As part of its newly published 2024 General Election Manifesto, National Farmers’ Union (NFU) Scotland has outlined what Scottish agriculture will need to “help meet its full potential”.

The manifesto, which was launched by NFU Scotland president Martin Kennedy at West Craigie Farm near Edinburgh, outlined five priority areas that UK parliamentary candidates are being asked to back.

The UK parliamentary candidates were asked to:

  • Deliver increased, ring-fenced and multi-annual funding
  • Improve producer margins to increase food security
  • Provide better access to skilled workers
  • Protect domestic food production in future trade deals
  • Increase fiscal incentives.

NFU Scotland president Martin Kennedy said: “We need commitments from the next UK Government, and we need the full support of all prospective Scottish MPs who should all be championing the interests of Scottish agriculture.

“High quality agricultural production is vital to the wider food and drink industry – a sector that’s worth over £16 billion to the Scottish economy, employs over 130,000 people, and supports Scotland’s national reputation on the world stage.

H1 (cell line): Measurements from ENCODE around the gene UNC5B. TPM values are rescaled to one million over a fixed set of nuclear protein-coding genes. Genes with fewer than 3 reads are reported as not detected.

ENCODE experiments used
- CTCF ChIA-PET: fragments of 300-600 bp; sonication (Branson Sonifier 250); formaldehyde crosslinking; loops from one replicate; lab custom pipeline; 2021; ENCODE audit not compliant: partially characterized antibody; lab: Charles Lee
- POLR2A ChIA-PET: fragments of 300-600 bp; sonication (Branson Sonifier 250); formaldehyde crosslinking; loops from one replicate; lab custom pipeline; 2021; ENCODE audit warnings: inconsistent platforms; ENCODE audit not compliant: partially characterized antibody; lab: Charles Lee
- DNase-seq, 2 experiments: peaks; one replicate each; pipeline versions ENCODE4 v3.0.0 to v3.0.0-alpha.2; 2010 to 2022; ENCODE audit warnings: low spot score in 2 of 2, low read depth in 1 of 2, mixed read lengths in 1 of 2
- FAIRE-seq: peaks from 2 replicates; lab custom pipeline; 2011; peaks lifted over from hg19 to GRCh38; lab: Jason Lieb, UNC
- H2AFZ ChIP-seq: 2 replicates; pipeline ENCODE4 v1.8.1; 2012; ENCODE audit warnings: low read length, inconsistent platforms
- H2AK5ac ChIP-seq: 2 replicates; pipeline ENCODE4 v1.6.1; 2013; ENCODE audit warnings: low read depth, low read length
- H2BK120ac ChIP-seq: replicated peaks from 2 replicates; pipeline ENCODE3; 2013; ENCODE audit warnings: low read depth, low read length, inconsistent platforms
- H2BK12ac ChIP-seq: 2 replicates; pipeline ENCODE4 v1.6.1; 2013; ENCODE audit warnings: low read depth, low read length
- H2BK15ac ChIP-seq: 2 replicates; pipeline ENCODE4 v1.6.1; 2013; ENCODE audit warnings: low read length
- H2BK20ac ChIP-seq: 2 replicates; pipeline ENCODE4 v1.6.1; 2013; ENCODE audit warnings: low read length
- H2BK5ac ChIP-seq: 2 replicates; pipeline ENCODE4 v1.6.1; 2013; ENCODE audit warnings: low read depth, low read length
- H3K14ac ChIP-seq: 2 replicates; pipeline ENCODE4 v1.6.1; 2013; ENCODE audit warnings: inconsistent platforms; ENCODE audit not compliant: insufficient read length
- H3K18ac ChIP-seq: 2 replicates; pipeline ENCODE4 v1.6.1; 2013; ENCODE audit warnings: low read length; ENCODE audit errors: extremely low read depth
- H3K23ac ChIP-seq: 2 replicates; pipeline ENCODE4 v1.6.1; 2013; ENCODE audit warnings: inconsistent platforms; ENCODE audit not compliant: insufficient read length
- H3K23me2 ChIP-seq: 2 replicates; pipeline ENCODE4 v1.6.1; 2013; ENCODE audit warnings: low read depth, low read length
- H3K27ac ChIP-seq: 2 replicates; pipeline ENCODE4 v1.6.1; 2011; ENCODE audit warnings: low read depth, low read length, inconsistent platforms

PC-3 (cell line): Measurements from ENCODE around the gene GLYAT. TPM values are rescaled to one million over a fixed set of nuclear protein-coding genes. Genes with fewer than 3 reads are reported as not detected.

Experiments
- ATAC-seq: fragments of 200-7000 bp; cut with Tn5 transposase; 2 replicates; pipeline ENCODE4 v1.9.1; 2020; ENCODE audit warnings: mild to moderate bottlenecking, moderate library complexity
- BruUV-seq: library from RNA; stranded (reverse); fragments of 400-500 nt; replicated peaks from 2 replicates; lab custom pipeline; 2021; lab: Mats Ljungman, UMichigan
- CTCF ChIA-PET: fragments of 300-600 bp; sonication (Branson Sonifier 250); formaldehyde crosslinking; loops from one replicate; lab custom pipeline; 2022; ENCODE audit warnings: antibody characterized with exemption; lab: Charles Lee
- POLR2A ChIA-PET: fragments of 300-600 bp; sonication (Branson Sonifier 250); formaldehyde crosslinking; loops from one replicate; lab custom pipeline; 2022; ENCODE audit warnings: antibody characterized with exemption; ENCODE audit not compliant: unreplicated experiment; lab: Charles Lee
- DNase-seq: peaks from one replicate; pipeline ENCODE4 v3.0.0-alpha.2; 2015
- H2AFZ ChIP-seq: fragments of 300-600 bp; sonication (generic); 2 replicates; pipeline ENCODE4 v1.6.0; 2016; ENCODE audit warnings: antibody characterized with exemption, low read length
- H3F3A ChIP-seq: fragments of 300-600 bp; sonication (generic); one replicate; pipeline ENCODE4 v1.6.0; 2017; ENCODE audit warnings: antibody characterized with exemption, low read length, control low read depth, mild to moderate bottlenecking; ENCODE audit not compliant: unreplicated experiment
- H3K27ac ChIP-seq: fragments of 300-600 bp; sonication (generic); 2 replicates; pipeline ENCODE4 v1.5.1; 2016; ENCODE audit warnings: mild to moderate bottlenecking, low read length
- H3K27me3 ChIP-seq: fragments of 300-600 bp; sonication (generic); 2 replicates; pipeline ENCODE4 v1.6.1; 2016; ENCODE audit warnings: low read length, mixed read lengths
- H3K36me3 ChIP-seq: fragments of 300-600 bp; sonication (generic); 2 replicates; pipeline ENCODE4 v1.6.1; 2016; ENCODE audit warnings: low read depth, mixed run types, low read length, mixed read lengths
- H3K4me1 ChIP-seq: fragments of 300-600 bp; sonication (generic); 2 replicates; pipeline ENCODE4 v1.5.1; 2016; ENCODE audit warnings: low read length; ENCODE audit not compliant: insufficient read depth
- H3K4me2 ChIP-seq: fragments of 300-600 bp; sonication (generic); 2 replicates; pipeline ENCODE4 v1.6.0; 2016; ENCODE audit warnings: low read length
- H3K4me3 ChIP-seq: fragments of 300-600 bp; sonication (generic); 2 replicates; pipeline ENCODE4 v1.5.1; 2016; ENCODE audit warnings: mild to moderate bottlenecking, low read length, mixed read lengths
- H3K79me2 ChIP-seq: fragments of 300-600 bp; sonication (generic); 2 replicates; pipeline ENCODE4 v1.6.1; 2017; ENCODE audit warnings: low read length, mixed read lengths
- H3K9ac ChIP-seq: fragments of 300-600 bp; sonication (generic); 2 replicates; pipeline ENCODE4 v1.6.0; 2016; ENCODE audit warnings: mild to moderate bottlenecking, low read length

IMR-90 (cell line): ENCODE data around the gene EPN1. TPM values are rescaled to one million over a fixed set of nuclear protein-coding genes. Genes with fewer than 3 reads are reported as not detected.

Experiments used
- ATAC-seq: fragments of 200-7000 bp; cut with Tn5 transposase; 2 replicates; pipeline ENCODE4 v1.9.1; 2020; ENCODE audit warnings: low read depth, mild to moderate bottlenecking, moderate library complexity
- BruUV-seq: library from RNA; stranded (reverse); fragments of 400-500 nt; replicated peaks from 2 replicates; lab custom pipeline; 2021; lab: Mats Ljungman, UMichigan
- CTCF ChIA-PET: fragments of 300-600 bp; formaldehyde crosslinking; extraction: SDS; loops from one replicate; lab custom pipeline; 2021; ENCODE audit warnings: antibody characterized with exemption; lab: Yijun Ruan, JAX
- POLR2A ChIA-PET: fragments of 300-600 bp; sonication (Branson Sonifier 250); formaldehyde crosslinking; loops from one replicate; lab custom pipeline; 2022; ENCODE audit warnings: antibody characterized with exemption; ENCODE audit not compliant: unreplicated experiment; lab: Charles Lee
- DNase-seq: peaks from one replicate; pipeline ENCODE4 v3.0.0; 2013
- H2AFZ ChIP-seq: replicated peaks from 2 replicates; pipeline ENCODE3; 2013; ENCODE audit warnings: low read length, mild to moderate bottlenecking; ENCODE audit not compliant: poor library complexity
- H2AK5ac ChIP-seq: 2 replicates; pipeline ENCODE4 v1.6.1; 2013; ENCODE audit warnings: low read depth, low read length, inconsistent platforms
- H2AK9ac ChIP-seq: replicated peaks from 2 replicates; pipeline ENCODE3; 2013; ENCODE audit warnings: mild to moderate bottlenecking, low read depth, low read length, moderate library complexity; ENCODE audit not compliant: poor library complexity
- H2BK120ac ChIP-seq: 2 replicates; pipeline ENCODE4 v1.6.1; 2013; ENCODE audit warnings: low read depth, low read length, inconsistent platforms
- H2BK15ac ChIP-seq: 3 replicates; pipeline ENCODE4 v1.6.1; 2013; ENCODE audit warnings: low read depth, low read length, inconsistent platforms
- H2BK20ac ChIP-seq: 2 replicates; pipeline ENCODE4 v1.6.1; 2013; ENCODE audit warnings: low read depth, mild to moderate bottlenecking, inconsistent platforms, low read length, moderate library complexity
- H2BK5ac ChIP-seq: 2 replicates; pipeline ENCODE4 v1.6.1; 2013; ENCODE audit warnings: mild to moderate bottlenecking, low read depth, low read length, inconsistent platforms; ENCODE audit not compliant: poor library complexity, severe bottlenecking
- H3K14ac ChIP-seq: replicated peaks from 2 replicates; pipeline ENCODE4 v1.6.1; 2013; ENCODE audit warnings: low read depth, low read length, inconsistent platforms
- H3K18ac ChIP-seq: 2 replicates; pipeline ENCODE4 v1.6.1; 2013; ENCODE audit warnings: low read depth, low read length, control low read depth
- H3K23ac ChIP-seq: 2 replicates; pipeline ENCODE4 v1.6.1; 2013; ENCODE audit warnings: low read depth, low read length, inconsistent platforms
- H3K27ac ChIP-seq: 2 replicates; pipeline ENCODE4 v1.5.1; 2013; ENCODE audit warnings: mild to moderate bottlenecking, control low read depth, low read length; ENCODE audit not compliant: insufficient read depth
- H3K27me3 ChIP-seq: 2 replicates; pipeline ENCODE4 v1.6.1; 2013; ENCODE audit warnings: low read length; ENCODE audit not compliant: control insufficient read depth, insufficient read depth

“It’s as good as certain there will be a General Election this year to create the next UK Government. While most policy, legislation and regulation which directly and indirectly relates to our interests in the future prosperity of Scottish agriculture is devolved to Holyrood and the Scottish Government, our attention and influence must also be fixed on Westminster.”

Kennedy continued: “There are fundamental issues that are reserved to the UK Government, such as trade, migration and internal market issues. Top of the list is the fundamental need to deliver increased, ring-fenced and multi-annual funding.

“The next parliamentary term will be pivotal for Scotland’s farmers and crofters. This NFU Scotland General Election Manifesto 2024 sets out specific commitments that Scottish agriculture requires to meet its full potential. Securing the commitments from the next UK Government would take us a long way towards our goal of a sustainable and profitable future for Scottish agriculture.”